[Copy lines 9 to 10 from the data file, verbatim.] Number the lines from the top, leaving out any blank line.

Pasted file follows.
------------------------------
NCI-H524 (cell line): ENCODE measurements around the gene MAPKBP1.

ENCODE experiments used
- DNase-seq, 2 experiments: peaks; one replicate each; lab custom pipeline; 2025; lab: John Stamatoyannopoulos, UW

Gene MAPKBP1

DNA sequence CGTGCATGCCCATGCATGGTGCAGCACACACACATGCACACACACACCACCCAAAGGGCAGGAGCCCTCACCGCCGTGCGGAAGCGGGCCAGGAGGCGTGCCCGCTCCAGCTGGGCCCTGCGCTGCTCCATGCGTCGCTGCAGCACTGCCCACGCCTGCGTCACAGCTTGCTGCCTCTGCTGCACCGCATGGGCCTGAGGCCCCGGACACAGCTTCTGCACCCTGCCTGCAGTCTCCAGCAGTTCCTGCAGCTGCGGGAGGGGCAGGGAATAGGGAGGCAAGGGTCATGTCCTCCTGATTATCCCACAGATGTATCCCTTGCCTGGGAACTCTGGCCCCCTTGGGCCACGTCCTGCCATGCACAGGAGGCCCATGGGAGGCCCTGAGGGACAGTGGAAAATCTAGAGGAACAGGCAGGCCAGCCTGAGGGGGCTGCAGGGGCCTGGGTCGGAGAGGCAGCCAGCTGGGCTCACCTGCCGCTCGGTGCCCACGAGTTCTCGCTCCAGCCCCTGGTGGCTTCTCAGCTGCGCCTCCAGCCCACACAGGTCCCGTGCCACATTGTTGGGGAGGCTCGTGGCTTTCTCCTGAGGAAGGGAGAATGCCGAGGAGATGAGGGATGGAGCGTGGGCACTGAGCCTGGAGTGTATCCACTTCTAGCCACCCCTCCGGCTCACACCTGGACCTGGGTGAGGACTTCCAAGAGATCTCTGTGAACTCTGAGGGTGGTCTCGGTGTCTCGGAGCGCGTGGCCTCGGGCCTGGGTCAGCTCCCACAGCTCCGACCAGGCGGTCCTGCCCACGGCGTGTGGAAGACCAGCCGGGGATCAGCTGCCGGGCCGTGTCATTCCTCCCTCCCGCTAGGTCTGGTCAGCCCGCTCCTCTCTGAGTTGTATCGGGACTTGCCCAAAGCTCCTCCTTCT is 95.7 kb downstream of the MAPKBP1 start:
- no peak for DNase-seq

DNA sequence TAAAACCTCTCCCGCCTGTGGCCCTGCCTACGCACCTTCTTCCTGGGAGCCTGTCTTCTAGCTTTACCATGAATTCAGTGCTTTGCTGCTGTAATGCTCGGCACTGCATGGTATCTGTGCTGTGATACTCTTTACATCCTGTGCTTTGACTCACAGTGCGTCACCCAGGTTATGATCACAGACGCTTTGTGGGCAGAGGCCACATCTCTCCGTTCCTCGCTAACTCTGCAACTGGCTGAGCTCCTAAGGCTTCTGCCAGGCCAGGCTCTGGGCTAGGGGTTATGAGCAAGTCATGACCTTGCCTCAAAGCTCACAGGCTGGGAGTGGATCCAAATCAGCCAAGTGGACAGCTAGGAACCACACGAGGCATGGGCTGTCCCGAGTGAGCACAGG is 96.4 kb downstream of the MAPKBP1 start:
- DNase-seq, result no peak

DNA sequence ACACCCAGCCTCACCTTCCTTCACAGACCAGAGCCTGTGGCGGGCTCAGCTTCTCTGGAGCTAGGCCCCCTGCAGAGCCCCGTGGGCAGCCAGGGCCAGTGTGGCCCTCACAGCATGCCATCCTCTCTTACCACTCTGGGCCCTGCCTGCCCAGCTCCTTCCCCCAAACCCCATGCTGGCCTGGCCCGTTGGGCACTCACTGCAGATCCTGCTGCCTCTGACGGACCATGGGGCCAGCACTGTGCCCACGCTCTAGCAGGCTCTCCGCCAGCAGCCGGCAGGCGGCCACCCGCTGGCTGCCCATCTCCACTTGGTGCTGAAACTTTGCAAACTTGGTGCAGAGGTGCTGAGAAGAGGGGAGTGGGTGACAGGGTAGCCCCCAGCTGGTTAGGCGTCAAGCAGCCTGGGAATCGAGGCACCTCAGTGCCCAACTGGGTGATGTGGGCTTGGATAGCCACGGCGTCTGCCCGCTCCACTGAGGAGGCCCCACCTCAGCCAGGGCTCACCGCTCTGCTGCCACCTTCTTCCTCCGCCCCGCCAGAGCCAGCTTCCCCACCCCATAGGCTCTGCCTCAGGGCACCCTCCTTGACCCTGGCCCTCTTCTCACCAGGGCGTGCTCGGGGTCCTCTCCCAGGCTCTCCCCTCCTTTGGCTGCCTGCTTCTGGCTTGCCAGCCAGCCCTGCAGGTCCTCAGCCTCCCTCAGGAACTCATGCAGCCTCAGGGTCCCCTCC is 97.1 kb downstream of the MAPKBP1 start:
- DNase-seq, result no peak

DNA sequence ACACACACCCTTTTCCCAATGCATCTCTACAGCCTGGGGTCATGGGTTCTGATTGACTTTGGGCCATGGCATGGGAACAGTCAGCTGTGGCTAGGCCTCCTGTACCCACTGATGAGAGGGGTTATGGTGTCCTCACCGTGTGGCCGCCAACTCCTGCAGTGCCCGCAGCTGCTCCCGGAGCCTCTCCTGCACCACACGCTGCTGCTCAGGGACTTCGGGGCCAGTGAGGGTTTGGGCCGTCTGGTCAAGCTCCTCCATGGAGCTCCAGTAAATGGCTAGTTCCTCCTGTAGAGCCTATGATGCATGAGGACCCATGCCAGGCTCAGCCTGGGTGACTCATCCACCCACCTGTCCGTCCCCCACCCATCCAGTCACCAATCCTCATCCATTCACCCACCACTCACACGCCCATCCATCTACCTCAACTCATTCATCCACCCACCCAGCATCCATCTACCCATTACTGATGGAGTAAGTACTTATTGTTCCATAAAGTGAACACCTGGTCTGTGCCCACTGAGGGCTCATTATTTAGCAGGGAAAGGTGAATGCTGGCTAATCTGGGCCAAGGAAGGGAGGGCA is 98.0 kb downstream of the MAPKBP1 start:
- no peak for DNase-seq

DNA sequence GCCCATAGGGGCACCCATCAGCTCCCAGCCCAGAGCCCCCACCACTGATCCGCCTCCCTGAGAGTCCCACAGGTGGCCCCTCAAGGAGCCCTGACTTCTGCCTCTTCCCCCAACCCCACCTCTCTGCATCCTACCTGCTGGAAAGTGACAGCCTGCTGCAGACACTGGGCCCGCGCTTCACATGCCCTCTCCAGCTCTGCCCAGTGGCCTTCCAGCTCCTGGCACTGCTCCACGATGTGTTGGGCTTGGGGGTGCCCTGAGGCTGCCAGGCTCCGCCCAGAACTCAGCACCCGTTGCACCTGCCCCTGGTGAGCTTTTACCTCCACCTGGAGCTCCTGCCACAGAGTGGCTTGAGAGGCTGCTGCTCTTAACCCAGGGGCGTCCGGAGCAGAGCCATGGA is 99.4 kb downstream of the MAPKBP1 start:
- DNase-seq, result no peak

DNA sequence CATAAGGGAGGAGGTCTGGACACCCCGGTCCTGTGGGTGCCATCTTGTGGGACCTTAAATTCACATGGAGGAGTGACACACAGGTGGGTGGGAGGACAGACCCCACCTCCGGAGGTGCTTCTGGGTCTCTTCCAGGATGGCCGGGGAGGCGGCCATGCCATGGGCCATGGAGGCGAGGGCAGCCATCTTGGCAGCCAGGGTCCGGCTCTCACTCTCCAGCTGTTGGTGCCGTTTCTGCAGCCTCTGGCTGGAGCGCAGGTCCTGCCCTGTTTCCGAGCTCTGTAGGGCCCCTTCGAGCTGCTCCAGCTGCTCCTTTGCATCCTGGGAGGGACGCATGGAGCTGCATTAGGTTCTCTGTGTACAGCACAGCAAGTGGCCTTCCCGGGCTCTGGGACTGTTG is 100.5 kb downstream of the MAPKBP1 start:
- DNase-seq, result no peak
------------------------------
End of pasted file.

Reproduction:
DNA sequence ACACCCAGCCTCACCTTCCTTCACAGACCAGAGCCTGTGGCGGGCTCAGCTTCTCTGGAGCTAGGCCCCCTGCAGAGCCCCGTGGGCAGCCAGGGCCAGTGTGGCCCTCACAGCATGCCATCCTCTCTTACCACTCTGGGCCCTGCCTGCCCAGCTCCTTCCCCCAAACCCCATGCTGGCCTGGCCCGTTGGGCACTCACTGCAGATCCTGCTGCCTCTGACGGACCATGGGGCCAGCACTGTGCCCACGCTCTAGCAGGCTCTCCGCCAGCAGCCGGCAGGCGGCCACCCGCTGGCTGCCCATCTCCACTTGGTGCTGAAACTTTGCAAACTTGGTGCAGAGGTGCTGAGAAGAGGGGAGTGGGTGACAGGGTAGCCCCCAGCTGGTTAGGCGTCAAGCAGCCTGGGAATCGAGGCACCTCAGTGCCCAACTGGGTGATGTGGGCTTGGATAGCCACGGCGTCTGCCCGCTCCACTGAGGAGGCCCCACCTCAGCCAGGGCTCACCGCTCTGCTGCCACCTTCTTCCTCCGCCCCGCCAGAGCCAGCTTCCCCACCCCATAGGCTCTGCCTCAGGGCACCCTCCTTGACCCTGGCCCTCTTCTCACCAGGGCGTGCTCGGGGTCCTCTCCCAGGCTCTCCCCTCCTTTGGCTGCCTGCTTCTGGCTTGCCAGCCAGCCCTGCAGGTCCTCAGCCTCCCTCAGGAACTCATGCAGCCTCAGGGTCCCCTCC is 97.1 kb downstream of the MAPKBP1 start:
- DNase-seq, result no peak